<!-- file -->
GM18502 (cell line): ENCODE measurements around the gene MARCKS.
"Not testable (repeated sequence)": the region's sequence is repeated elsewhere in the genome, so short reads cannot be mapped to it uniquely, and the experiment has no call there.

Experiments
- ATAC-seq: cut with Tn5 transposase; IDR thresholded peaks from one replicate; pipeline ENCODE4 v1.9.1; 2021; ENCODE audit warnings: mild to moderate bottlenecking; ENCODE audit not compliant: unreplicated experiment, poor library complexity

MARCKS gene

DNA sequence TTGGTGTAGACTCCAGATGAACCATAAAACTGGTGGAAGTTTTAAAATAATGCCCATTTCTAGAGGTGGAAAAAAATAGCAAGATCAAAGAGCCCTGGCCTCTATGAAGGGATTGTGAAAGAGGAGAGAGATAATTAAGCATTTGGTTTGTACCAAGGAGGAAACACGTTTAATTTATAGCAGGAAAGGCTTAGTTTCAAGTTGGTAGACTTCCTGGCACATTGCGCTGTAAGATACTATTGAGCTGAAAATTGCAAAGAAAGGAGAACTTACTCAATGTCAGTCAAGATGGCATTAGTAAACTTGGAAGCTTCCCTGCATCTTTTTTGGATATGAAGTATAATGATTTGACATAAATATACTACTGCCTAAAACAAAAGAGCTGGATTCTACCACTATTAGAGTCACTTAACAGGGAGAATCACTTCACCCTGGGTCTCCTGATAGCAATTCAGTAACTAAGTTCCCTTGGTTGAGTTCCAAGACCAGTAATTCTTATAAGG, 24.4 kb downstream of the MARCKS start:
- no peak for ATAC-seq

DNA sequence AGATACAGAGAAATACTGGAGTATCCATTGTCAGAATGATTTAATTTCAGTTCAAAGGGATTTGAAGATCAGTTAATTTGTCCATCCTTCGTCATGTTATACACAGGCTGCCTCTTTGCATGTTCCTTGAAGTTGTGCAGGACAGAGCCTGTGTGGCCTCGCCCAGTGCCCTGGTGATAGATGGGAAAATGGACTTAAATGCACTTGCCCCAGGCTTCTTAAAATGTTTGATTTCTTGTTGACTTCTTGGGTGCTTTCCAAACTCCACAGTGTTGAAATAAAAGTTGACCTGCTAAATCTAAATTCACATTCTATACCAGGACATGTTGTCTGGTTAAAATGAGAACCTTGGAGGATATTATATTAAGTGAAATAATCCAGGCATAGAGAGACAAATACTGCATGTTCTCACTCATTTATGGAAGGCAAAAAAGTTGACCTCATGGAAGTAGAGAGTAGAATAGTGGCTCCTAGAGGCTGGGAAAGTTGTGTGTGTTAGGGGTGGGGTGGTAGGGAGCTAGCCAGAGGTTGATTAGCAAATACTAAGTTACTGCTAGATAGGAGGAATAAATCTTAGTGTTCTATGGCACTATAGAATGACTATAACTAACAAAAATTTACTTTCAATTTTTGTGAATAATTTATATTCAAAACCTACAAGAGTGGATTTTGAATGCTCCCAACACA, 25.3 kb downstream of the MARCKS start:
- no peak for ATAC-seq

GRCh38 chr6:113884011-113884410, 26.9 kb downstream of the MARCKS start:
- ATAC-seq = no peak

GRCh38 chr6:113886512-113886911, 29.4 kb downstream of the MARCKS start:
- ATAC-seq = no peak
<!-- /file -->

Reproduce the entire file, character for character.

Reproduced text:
GM18502 (cell line): ENCODE measurements around the gene MARCKS.
"Not testable (repeated sequence)": the region's sequence is repeated elsewhere in the genome, so short reads cannot be mapped to it uniquely, and the experiment has no call there.

Experiments
- ATAC-seq: cut with Tn5 transposase; IDR thresholded peaks from one replicate; pipeline ENCODE4 v1.9.1; 2021; ENCODE audit warnings: mild to moderate bottlenecking; ENCODE audit not compliant: unreplicated experiment, poor library complexity

MARCKS gene

DNA sequence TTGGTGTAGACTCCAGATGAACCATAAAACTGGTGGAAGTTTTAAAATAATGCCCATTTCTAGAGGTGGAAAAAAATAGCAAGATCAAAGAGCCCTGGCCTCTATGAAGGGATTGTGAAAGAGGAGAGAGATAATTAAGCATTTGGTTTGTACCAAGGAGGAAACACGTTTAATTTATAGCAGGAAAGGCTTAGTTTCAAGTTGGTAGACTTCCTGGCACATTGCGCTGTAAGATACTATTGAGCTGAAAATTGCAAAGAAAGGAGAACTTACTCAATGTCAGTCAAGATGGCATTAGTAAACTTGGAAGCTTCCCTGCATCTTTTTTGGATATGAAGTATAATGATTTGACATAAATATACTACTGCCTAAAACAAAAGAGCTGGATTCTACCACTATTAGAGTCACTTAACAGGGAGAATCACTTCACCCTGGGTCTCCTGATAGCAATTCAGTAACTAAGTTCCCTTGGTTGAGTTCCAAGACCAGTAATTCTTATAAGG, 24.4 kb downstream of the MARCKS start:
- no peak for ATAC-seq

DNA sequence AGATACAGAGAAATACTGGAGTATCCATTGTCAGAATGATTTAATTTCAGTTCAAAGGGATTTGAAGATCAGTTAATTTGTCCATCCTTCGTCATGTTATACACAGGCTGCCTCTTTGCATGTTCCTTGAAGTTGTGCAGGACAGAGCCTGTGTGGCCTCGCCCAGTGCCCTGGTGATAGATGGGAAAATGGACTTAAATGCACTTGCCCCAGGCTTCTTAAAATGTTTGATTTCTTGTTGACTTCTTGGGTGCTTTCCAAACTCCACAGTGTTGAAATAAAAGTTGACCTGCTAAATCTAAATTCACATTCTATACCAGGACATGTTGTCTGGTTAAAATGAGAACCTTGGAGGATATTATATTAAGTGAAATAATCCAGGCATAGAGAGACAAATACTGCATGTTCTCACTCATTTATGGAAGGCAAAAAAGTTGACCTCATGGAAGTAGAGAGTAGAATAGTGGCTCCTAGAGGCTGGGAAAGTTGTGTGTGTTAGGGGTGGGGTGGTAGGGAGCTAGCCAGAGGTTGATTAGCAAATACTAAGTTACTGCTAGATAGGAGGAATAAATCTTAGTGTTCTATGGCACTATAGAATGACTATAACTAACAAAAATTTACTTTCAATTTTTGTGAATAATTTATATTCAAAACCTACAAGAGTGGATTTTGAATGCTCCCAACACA, 25.3 kb downstream of the MARCKS start:
- no peak for ATAC-seq

GRCh38 chr6:113884011-113884410, 26.9 kb downstream of the MARCKS start:
- ATAC-seq = no peak

GRCh38 chr6:113886512-113886911, 29.4 kb downstream of the MARCKS start:
- ATAC-seq = no peak